By redirecting the discourse to the concept of resilience, it is easier to justify avoidance of more costly sustainable environmental impact measures that are designed to prevent environmental destruction. The focus then becomes the ability to rebuild after an environmental disaster has occurred, in a macro sense, and then find new ways to cope in the face of a disaster in an individual, micro sense. Think of Hurricane Katrina and the opportunities for profit in the privatization of the entire school system while long-time residents of New Orleans were forced to cope with losing housing, losing schools they were familiar with, and displacement. Both responses, privatization of schools, and individuals having to adapt to these changes, can be characterized as resilient. The emerging climate change discourse of resilience is also being applied organizationally:

“The concept of resilience, while adopted by some progressive thinkers and organizations, such as the Stockholm Resilience Centre, is nonetheless being rapidly incorporated into a survival-of-the-most-resilient philosophy, in which poor nations and indeed exploited and dispossessed people everywhere, are told they must simply become more “resilient” in order to survive- but in a world in which such dynamic adaptability is available mainly to the rich, who enjoy monopolies of capital, resources, and technology” (Editors notes, 2017).

They go on to point out that “Donald Trump has declared on his hyperactive Twitter account that:

‘Resilience is part of the survival of the fittest formula’ (Jan 14, 2014).

In this approach, responsibility for “natural” disasters, which strike with ever-greater frequency and intensity due to climate change, is decentralized.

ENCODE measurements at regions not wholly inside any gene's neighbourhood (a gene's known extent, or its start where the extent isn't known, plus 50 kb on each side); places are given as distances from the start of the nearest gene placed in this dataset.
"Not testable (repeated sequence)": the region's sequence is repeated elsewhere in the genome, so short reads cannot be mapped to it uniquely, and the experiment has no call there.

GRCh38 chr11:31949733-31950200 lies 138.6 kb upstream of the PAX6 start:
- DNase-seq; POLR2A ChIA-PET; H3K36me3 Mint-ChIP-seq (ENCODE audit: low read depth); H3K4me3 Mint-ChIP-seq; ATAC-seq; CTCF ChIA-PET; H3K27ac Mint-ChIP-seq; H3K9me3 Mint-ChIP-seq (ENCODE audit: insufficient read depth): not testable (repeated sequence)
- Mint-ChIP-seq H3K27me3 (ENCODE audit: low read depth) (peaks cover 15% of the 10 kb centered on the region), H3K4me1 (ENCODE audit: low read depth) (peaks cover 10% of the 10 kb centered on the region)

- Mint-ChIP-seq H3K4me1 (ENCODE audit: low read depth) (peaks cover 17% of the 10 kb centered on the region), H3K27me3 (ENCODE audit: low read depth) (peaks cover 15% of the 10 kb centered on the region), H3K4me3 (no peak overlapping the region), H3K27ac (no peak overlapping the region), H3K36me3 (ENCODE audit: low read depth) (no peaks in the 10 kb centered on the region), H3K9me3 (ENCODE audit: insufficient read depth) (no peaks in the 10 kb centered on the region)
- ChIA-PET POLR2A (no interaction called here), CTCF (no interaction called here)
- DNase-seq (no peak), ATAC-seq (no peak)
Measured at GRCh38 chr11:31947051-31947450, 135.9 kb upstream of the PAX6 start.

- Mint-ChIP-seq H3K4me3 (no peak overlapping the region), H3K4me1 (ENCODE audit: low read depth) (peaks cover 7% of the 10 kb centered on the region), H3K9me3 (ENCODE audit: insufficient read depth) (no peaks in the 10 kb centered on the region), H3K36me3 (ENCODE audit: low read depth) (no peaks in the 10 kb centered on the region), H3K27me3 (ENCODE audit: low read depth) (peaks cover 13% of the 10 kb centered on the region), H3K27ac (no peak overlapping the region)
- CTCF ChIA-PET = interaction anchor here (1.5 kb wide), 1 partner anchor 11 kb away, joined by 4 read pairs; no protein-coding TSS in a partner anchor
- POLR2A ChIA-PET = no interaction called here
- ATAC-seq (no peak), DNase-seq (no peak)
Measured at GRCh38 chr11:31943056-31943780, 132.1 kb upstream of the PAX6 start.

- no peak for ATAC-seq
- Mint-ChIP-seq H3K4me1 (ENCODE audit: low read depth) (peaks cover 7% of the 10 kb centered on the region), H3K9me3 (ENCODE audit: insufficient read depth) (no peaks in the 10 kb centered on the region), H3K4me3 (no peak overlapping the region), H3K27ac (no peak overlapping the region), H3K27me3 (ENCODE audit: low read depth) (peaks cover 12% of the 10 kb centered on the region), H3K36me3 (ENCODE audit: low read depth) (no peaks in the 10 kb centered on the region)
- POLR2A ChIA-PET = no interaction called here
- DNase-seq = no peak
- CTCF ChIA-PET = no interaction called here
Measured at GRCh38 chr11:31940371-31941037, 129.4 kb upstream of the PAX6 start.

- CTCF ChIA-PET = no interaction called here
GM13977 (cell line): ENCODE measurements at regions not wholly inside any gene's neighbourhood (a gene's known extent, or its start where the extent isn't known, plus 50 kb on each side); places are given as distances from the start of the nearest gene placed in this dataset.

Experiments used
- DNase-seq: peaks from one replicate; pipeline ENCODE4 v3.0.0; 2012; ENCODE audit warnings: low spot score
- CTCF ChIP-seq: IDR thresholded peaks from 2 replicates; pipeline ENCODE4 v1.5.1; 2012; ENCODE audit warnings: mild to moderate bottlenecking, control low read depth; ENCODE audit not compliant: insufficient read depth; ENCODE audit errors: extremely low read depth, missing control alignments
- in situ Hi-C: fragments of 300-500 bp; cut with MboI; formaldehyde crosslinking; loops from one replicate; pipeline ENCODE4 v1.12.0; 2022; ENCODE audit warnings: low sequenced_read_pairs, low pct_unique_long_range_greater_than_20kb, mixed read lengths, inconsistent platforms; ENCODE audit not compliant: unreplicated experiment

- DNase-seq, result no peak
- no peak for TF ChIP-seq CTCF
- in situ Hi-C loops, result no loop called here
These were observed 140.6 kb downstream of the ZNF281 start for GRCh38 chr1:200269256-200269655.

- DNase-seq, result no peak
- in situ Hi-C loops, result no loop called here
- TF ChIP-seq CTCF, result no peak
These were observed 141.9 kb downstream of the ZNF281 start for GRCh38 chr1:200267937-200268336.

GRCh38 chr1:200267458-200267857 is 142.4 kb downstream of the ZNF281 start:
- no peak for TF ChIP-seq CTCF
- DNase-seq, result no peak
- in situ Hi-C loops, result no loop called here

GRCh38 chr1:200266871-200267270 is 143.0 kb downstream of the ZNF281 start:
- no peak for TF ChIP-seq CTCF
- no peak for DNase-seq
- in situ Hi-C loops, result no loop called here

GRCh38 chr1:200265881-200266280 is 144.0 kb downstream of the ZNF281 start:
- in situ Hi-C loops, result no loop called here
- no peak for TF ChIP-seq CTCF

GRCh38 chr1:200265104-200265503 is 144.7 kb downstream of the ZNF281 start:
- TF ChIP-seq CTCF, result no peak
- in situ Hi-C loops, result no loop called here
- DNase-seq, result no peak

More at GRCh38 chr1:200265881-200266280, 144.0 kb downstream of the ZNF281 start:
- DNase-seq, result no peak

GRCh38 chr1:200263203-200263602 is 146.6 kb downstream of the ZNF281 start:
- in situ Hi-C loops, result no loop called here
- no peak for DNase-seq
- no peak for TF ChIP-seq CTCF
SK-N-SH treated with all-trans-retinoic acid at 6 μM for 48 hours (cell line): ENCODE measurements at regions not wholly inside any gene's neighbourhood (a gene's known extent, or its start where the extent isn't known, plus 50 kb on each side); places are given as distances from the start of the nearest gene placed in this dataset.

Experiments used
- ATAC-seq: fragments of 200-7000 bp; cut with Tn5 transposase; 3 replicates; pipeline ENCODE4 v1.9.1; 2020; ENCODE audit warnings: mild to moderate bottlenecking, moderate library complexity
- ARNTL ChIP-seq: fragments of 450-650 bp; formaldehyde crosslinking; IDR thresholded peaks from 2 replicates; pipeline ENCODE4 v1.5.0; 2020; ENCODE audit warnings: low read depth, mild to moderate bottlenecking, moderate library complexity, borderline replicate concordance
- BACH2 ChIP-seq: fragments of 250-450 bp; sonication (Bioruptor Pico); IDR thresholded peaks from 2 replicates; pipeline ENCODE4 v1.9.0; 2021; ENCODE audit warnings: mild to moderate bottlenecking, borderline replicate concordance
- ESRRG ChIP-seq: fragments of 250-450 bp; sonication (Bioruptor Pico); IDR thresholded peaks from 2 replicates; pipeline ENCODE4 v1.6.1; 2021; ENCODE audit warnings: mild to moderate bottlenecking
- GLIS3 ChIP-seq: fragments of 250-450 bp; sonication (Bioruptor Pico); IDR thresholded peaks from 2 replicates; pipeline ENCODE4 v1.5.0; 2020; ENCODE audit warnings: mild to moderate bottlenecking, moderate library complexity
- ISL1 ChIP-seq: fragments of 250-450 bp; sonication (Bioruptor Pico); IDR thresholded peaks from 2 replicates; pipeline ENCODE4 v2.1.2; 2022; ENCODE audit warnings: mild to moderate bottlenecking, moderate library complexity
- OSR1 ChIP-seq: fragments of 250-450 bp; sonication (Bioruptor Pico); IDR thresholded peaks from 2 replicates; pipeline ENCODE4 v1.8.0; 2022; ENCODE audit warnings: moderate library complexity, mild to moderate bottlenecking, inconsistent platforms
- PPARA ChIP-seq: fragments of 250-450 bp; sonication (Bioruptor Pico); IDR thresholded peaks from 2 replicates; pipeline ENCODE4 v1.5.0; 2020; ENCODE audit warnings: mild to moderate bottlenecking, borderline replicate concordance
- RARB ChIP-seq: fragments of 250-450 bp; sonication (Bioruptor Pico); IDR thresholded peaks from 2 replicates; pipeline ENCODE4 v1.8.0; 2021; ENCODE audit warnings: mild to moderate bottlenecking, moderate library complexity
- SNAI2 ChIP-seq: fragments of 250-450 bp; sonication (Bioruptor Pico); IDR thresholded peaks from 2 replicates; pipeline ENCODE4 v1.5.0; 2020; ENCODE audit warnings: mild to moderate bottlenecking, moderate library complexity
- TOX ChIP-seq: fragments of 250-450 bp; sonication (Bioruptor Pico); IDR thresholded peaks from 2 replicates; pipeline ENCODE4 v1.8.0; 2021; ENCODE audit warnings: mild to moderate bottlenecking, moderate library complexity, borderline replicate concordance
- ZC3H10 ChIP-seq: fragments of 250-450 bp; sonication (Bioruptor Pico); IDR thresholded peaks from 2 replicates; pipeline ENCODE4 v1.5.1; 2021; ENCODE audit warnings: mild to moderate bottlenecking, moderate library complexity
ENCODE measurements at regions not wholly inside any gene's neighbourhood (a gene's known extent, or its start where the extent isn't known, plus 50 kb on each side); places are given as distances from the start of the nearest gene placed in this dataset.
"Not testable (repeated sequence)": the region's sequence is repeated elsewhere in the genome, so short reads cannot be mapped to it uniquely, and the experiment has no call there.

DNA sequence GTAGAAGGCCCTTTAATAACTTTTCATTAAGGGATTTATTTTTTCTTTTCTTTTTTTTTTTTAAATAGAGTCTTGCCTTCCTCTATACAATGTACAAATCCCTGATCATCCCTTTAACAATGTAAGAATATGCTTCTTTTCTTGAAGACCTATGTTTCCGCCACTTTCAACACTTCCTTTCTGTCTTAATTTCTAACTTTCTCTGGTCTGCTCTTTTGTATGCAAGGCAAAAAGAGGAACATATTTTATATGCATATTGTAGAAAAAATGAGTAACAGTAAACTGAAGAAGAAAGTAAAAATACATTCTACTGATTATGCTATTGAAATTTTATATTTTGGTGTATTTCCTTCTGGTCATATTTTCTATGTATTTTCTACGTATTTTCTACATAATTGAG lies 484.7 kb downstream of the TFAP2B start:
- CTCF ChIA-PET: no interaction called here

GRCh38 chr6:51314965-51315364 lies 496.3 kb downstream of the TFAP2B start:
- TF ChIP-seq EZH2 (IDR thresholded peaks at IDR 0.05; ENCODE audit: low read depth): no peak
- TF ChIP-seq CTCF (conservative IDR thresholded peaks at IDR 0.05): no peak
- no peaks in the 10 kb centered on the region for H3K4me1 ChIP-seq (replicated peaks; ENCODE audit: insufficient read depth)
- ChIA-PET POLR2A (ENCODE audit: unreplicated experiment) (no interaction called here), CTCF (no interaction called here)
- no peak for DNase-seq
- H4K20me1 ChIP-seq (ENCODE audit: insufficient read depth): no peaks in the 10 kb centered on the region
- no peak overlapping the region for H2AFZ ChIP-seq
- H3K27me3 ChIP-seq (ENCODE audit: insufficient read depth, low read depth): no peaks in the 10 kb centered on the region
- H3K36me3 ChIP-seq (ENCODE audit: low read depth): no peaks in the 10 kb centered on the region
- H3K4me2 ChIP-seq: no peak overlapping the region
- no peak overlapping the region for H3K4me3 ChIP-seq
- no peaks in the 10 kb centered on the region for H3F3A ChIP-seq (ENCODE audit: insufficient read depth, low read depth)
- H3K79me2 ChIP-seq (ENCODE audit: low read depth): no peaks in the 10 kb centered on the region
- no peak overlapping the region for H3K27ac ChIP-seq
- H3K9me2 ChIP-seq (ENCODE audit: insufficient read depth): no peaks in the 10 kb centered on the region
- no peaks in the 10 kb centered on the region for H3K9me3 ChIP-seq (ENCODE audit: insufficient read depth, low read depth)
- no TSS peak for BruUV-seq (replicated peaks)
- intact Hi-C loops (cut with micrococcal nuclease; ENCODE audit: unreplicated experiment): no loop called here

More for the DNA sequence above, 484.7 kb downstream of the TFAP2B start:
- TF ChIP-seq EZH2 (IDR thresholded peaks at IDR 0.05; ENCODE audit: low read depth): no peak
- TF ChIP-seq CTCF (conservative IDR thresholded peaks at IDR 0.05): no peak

“The poor are offered this message of resilience ostensibly as one of empowerment, yet its underlying ideology is that of a reemerging social Darwinism. [6]

It is not much of a stretch to see the persistent application of this “resilient” concept to aging, for example, by substituting aging vocabulary into the last sentence of the above excerpt:

“The aging population (poor) are offered this message of successful aging (resilience) ostensibly as one of empowerment, yet its underlying ideology is that of a reemerging social Darwinism.”

In climate change science and age studies, the political economy of capitalism affects our thinking and therefore our discourse, and we feel compelled to find solutions within that framework. Yet both climate change and challenges of population aging are each global issues that have reached a truly critical phase, one that their respective fields of expertise saw coming. If climate change, as documented by natural scientific research, has been allowed to get to this dire status, there is a need to look to the social sciences to understand why, and how this has happened. The authors and editors of The Monthly Review discuss this consideration:

“However, as a rule the social sciences are compromised from the start. As shown in particular by the discipline of economics, they are ideologically compelled to answer all concrete issues in terms set by capitalism, excluding any perspective that seriously challenges that system or its boundaries. Social scientists are thus discouraged from questioning–or indeed even naming–the fundamental structures and workings of the historical system in which we live.”[7]

Our failure to systemically discuss and confront problems related to a global aging demographic (inadequate health care, housing, basic income support) is similar to our failure to develop sustainable approaches to climate change. The readily accepted language of individual resilience has provided a discourse that fits a system based on monetized approaches to virtually everything. Aging individuals are offered a whole menu of choices to help them age successfully from mental stimulation activities to well-appointed assisted living facilities, yet how many people really have access to these things? Critical approaches call out this discourse and explain structural realities. From there, it is possible to imagine actual systemic change, for example “green” socialized modes of production to sustain the planet in the environmental sense, and socialized medicine as a critical gerontological response to long term care.

What to Do?